Obama Faults Inaction on Gun Limits After Oregon Shooting

  • President says U.S. growing numb to firearms violence
  • Shooting at community college kills 10, sheriff says

Obama Says Mass Shootings in U.S. Have Become Routine

President Barack Obama said the U.S. had grown numb to mass shootings and faulted lawmakers for failing to take action, hours after a 20-year-old gunman opened fire at a community college in southwestern Oregon.

In his remarks Thursday evening, the president said other countries had been able to create laws that almost eliminate mass shootings. He said that while Congress had passed “countless laws” aimed at preventing terrorist attacks, some U.S. lawmakers have blocked efforts to collect data on shooting sprees.

“Somehow this has become routine,” a visibly angry Obama said at the White House. “We are the only civilized country on earth that sees these kinds of mass shootings every few months.”

Obama spoke in response to the shooting at Umpqua Community College in Roseburg, opening his statement by extending condolences to the victims’ families. Douglas County Sheriff John Hanlin said 10 people died and seven were wounded, according to the Associated Press. Earlier, Oregon attorney general Ellen Rosenblum said 13 were killed and as many as 20 others were wounded, according to the AP.

The gunman was killed during an exchange of gunfire with police, Hanlin said in a news conference. Police have not released the name of the shooter.

Obama: We’re Going to Have to Change Our Gun Laws

‘Political Choice’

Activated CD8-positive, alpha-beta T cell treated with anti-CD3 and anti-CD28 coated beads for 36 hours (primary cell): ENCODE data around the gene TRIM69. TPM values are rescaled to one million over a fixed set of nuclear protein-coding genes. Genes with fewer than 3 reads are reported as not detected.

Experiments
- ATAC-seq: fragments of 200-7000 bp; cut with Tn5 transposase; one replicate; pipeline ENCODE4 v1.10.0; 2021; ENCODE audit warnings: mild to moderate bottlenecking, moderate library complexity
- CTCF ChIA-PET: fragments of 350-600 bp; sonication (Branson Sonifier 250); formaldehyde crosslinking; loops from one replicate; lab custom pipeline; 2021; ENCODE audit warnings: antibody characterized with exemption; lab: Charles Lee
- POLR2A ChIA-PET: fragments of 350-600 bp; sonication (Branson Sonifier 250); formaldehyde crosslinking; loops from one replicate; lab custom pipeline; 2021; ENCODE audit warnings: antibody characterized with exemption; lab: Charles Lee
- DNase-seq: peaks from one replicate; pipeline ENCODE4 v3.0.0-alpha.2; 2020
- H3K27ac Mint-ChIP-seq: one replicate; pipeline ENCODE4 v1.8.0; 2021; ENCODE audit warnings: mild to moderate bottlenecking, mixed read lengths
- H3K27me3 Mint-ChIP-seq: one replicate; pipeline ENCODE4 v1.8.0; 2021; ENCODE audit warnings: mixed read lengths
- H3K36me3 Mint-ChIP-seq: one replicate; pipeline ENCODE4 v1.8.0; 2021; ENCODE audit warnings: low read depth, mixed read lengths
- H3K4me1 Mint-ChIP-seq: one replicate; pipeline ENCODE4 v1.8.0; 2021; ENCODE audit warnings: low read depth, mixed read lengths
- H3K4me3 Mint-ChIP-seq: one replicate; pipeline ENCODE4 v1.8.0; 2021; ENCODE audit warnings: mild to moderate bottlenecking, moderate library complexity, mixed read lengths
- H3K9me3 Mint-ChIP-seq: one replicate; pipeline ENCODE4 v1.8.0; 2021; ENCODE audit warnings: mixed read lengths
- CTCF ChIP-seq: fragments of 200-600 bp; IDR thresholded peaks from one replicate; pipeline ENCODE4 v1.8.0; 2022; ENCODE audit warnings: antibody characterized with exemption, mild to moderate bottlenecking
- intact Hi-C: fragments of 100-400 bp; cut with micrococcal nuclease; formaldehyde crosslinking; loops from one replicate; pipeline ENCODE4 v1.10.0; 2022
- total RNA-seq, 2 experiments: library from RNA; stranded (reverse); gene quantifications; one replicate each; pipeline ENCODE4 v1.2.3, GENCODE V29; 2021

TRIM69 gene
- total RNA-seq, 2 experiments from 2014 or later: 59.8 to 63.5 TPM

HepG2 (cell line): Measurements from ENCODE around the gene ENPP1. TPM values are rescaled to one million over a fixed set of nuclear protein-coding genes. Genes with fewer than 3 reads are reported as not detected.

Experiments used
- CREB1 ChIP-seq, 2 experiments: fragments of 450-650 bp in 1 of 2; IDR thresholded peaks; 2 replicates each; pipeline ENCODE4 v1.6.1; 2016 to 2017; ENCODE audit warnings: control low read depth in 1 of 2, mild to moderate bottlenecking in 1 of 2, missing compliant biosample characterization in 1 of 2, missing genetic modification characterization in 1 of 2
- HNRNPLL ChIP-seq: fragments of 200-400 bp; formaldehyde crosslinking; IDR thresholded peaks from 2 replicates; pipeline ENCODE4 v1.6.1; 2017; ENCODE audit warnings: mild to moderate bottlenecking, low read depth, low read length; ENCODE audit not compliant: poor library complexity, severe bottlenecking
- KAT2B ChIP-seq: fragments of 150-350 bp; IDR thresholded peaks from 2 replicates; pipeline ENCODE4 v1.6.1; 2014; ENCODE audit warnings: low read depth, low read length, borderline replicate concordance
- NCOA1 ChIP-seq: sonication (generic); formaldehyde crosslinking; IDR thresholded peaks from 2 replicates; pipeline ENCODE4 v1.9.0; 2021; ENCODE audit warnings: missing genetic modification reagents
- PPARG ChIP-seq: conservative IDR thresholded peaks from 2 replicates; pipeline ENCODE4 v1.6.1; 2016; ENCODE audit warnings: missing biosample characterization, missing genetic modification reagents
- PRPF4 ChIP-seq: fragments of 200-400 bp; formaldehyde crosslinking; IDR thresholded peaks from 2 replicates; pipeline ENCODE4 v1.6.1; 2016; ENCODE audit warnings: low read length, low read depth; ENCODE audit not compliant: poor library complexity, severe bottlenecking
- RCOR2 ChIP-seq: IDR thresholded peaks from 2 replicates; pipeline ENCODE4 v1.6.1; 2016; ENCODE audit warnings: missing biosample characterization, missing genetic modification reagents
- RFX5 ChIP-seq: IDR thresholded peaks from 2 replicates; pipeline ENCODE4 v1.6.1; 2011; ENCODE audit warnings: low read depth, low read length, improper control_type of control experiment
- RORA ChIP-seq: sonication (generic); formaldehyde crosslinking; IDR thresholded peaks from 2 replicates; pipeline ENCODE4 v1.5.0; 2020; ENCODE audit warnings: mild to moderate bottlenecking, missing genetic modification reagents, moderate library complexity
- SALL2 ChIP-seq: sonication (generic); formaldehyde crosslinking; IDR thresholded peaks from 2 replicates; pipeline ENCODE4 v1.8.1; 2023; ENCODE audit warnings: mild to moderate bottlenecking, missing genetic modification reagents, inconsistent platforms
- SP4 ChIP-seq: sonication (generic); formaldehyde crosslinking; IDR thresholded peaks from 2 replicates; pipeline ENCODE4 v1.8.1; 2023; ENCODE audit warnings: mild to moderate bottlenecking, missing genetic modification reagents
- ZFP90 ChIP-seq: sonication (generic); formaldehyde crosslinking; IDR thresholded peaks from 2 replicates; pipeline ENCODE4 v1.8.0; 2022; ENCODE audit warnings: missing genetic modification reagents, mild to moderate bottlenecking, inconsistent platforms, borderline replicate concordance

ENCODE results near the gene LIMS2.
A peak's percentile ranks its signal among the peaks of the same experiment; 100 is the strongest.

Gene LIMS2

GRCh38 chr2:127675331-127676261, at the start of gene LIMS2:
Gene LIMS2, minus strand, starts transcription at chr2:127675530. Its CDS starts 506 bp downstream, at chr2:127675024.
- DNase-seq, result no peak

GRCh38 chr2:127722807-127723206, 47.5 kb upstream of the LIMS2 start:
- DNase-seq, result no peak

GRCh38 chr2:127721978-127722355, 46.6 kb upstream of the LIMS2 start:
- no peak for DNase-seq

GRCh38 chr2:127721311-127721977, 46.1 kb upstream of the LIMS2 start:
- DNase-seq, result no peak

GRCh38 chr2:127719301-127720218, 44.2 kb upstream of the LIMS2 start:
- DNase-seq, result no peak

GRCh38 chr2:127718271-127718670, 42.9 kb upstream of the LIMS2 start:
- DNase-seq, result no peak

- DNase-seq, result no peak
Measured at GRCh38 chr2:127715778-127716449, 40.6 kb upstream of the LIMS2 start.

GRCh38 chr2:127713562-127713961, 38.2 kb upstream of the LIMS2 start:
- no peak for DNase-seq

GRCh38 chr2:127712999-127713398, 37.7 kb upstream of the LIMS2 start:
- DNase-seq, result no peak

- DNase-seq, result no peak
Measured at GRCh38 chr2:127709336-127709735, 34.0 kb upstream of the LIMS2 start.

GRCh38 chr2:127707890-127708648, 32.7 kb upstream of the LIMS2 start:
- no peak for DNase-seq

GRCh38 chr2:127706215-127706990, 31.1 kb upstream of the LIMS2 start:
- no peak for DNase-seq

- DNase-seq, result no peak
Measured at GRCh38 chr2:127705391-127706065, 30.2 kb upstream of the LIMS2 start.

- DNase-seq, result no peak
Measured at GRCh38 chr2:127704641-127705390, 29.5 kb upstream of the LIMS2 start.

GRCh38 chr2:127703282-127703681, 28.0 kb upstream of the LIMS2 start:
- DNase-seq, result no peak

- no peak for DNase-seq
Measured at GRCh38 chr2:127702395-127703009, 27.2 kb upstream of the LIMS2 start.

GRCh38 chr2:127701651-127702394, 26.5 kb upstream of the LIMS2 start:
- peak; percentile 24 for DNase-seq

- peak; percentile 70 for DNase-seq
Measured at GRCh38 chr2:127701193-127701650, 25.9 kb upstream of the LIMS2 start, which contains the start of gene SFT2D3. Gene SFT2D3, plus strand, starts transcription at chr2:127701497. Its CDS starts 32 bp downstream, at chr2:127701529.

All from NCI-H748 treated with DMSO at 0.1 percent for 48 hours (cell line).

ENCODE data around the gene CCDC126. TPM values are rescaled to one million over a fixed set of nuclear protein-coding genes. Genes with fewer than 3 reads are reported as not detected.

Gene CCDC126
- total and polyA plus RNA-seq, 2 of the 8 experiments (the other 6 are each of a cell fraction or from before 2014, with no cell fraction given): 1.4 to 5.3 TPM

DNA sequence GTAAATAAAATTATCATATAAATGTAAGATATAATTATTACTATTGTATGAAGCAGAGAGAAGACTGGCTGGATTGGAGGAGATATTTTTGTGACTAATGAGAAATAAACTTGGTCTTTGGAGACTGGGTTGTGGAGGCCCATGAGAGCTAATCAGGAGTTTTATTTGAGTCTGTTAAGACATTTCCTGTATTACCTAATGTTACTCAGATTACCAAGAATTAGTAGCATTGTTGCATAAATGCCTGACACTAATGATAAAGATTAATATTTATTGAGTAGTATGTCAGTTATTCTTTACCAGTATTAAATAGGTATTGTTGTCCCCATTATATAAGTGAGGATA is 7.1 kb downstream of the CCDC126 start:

The White House said that the president was briefed Thursday afternoon by Lisa Monaco, his homeland security adviser. White House press secretary Josh Earnest said earlier in the afternoon that tougher gun laws remained a “top priority” for the administration, while the president remained “realistic” about the prospect for new legislation.

The remarks were the 15th time that Obama has delivered a statement in response to a U.S. mass-casualty shooting, according to a tally kept by Mark Knoller, a reporter for CBS News.

The president said he embraced criticism that he was politicizing the violence, and that Americans need to make clear to lawmakers whether they wanted new gun laws. 

“This is a political choice we make -- to allow this to happen every few months in America,” Obama said on Thursday. “We collectively are answerable to those families who lose their loved ones because of our inaction.”

The president made a veiled reference to the National Rifle Association, the nation’s biggest lobby for gun manufacturers and owners. He called on gun owners “to think about whether your views are being properly represented by the organization that suggests it’s speaking for you.” The Fairfax, Virginia-based NRA has lobbied aggressively to counter the president’s gun agenda.

In June, Obama called for stricter gun controls as he delivered the eulogy for the nine victims of a mass shooting at a church in Charleston, South Carolina. He has said that Congress, where both chambers are controlled by Republicans, is unlikely to enact such measures.

The president took a series of executive actions aimed at curbing gun violence after the 2012 shooting at Sandy Hook Elementary School which killed 20 schoolchildren. Obama also asked Congress to pass legislation expanding background checks for firearm purchases at gun shows and online, but the effort stalled in Congress.

A student mourns during a vigil in Roseburg, Oregon, on Oct. 1, 2015.
A student mourns during a vigil in Roseburg, Oregon, on Oct. 1, 2015.
Photographer: Josh Edelson/AFP/Getty Images
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